If a borrower were to take a $200,000 loan from their bank to buy a home, the principal amount of the loan would be $200,000. If this borrower pays off $20,000 in the first year of their loan amortization period, the remaining $180,000 left to repay is also called the loan principal. As the loan principal is paid off over time, it turns into equity for the homeowner.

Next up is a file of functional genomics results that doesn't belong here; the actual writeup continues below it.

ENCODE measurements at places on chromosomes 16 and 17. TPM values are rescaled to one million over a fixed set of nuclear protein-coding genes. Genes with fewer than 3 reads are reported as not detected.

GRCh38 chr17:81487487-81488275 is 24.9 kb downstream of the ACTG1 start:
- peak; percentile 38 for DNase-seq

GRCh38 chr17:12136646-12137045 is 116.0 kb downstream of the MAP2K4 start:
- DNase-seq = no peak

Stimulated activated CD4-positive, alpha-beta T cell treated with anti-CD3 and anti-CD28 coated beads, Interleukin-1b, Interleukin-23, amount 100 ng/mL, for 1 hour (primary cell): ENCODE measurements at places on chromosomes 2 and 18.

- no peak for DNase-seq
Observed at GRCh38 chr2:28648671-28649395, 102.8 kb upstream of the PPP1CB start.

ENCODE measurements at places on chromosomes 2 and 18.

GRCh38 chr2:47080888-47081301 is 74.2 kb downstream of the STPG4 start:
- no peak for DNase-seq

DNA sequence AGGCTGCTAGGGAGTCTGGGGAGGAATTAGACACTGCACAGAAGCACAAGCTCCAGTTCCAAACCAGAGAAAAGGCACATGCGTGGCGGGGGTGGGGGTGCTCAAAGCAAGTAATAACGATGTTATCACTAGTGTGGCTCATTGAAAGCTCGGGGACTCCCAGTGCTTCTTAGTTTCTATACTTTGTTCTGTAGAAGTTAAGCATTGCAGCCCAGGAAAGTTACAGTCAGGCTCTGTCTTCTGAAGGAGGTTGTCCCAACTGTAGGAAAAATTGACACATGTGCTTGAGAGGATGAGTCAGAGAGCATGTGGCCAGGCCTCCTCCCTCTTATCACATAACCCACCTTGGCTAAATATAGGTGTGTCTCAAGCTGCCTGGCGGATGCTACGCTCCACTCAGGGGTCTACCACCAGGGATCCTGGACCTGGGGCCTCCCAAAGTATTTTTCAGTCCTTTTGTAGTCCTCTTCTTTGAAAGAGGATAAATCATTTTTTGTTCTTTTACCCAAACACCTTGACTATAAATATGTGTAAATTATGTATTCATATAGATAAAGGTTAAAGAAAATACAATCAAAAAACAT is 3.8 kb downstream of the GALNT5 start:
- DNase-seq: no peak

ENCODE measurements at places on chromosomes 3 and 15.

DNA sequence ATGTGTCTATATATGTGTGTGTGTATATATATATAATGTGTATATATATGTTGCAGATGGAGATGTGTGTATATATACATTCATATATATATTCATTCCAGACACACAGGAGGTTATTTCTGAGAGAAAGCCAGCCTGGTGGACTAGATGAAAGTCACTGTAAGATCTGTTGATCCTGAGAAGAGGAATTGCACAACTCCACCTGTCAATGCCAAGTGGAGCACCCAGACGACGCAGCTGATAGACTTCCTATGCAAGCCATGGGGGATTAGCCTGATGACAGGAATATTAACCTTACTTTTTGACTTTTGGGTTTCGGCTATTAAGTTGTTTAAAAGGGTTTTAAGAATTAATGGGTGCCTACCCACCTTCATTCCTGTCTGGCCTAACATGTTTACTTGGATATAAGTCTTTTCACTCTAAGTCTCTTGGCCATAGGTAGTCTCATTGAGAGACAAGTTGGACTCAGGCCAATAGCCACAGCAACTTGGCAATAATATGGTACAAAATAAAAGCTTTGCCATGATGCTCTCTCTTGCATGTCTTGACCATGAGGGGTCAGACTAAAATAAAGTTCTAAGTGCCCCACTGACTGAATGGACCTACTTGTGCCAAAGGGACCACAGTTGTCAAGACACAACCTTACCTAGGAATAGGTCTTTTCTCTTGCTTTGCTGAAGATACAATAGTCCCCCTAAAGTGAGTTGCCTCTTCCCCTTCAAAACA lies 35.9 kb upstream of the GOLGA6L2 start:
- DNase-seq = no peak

In most loan repayment structures, a portion of the total amount paid per month goes to cover the interest charges, and the remainder is used to pay off the principal amount. Typically, the first portion of a borrower's amortization schedule will be more interest-heavy, while the final portion will be more principal-heavy. As your principal amount decreases, the accrued interest on the amount also decreases per month.